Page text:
Speaker: Carol Anderson (Emory University) – more about this lecture…
In 1993, shortly after his release from Robben Island, future President of South Africa Nelson Mandela addressed the NAACP annual convention. Mandela told the Association members, who “had contributed everything from $20 bills to $1,000 checks in a fund-raiser for the ANC”, that “‘We have come as a component part of the historic coalition of organizations, to which the NAACP and the ANC belong that has fought for the emancipation of black people everywhere.'”

Indeed, many of the strategies that brought about the collapse of apartheid – the isolation of South Africa in the UN, boycotts, divestment, and media attention focused on the brutality of white supremacy – were designed by a transnational team of activists in the late 1940s and early 1950s.

One of the first sustained skirmishes occurred when South Africa, swimming against the tide of colonial and racial history, attempted in 1946 to annex the adjacent international mandate of South West Africa (current-day Namibia). Pretoria was confident of UN approval for such an unprecedented move. Yet, into the breach -and into the United Nations – stepped an unlikely duo, the Reverend Michael Scott and the National Association for the Advancement of Colored People, to stop the absorption of 350,000 Africans into a white supremacist state.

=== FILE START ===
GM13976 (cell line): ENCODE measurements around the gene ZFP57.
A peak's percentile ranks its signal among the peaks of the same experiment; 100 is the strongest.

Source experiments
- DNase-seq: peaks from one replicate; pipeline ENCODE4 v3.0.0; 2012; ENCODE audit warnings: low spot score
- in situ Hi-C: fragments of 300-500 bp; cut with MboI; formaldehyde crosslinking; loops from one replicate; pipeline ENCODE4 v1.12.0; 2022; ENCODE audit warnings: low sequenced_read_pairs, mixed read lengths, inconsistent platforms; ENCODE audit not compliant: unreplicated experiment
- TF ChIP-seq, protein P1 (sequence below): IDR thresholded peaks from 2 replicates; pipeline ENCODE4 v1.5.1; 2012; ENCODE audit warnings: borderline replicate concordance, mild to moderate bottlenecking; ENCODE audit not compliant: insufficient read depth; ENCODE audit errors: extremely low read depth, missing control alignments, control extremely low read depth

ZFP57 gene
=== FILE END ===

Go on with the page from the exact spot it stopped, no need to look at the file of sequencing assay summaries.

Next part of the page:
This seemingly odd couple, a maverick, communist-leaning Anglican minister and a staid, staunchly anti-communist bureaucratic organization, launched a skillful assault in the UN by linking the destructiveness of colonialism with white supremacist domestic rule. Within the span of five hard-fought years, the NAACP and Scott, wielding one human rights charter after the next, had carved out the political space in the UN for non-governmental organizations to debunk the myth of the white man’s burden and to challenge the legitimacy of apartheid.

In her talk, Professor Anderson will explore the intersection of domestic and international history, recapturing the vision and the actions of the black political center in the anti-colonial and global freedom movements.

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